I’m glad for the resurrection, but I’m even more thankful for the fact that I’m forgiven. As the old Puritan prayer says, “My sins are too heavy to carry, to deep to undo, and too real to hide.” I’ve often hurt people, asked for their forgiveness, and received it. But I still felt terribly guilty. There were times when I went back and tried to clean up the mess I made with my sin, and at least some of the people involved forgave me. But I still felt guilty. There were times when my marriage was rough—when I felt like a hypocrite in the pulpit—and thought about leaving the faith I proclaimed and couldn’t quite live. I’ve been fairly honest of late about those facts and people are kind. They peach the Gospel to me, and those who aren’t Christians say, “Steve, stop it...you are, after all, human.” That makes me feel better but I still don’t feel forgiven and free. Do you know why? It is because ultimately I sinned against God a lot more than anybody else. As David discovered, “Against you, you only, have I sinned and done what is evil in your sight” (Psalm 51:4).
There is a difference between my friends who forgave me and Jesus. When Jesus says that I’m forgiven, I’m totally, perfectly and unconditionally forgiven. I think my new friend Tom would rejoice if Jesus did that for him. I would rather be forgiven than listen to a lecture on ethics. I’ll bet Tom would too.
The resurrection is an incredible fact for which I’m so glad, but to know that I’m loved when I’m not very lovable is even better. Jesus said, “Greater love has no one than this, that someone lay down his life for his friends. You are my friends...” (John 15:13-14). There’s an old story about an orphan who went to the orphanage wall, climbed up a tree over the wall, and put a note in one of the tree limbs for someone walking by to find. It read, “Will somebody love me?” Jesus didn’t just talk love; he loved us enough to die for us. And not only that, he’s still around loving people who don’t deserve it. A professor of ethics can’t pull that off.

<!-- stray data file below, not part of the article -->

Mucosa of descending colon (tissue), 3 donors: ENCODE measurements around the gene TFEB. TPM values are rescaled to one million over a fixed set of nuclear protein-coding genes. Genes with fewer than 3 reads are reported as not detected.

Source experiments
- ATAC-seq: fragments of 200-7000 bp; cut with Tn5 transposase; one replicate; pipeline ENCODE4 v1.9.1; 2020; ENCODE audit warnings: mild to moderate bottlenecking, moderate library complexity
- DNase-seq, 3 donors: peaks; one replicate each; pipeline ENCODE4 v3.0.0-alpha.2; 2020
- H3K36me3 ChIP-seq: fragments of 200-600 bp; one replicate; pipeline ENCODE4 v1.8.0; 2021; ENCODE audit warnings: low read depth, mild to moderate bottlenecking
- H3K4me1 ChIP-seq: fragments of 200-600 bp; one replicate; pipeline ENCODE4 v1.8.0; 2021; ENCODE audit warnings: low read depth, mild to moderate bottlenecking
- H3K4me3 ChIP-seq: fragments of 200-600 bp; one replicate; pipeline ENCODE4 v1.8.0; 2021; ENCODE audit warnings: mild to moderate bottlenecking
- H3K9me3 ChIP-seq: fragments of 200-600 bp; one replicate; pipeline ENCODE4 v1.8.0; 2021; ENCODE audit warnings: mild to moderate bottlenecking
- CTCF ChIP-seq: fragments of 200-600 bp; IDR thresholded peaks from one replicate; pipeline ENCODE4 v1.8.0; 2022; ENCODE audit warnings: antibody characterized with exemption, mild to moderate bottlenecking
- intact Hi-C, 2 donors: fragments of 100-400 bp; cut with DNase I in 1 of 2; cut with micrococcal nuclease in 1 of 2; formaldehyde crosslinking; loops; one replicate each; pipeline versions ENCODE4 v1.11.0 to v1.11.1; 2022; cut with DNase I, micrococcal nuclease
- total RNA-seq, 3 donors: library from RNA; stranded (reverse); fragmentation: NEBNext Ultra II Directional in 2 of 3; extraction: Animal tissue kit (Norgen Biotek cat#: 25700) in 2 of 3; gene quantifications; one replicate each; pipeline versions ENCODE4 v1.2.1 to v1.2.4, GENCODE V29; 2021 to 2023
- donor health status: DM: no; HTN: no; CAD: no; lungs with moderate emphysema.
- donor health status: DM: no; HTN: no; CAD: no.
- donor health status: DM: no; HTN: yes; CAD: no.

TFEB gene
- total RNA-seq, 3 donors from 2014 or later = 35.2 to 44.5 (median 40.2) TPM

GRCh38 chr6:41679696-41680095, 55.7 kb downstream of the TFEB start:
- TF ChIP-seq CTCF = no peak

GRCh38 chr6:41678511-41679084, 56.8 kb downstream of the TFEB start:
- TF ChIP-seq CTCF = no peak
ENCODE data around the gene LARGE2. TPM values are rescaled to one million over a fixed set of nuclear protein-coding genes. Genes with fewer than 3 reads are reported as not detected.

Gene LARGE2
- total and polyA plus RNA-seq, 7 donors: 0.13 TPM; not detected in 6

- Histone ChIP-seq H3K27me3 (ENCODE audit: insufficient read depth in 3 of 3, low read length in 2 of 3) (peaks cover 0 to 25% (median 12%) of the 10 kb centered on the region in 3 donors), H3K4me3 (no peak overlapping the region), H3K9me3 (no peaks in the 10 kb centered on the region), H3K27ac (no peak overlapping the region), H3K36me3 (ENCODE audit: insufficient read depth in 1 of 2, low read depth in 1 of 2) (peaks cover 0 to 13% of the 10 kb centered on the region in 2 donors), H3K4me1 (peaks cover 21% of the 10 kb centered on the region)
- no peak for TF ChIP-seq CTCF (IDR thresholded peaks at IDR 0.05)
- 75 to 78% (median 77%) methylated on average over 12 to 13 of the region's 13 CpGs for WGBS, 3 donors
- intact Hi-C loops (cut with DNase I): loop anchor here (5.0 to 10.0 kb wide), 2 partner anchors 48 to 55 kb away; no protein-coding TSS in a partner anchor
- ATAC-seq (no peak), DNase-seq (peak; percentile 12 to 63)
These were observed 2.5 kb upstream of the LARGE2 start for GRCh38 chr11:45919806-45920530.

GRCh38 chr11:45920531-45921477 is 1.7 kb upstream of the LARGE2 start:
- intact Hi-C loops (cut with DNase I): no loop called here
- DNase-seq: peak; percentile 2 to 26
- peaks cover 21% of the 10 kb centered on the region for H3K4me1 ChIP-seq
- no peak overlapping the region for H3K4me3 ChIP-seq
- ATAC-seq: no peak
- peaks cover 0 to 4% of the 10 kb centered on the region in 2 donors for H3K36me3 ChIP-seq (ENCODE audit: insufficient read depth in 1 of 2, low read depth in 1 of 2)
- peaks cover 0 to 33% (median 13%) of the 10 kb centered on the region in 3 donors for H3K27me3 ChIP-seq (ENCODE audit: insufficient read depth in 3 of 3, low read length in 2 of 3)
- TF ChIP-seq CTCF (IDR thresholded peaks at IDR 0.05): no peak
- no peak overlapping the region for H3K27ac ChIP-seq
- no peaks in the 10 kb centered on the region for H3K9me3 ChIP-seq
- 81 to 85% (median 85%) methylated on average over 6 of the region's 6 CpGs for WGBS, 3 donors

I’m glad for the resurrection, but I’m even more so for eternity that broke into our world and confronted the dark. Life is dark, empty and meaningless. “Men must work and women must weep, and the sooner it’s over, the sooner to sleep.” But because of Jesus every dark place has light, every thought of life’s meaninglessness is shattered, and every circumstance is infused with the reality of meaning, purpose and hope. There is a God, he created me, and he calls me to walk with him and share his work in the world. I really liked Tom, and I’m glad he likes Jesus as teacher and ethicist. That’s not enough, though, because the problem is bigger than ethics.
And of course, the resurrection is so very important because it is the soil in which hope grows. How often I’ve looked at the hatred, pain and evil in the world (and in me), and thought, This isn’t right...it’s not the way it’s supposed to be. The risen Christ is the only one who has the authority and experience to say, “You’re right and it’s going to get better...a lot better” for “He will wipe away every tear from their eyes, and death shall be no more, neither shall there be mourning, nor crying, nor pain anymore, for the former things have passed away” (Revelation 21:4).
Jesus the good man and wise teacher can’t make those kinds of promises. He’s going to die just the way I am and he doesn’t know any more than I do.
I liked Tom Krattenmaker a lot and I was right about him not being very far from the kingdom. Tom really likes Jesus and Jesus—contrary to Buddha who is stone-cold dead—is still around loving, forgiving, and reminding of and pointing to heaven. If Tom continues to like Jesus and doesn’t leave, he will be welcomed into the kingdom because even a secular Jesus follower wants to be forgiven, loved, and to have hope…and Buddha can’t do that.
Jesus is risen, Tom.
He is risen indeed!
Because Jesus is still around, he asked me to tell you.
To Listen to our Interview with Tom Krattenmaker, Click Here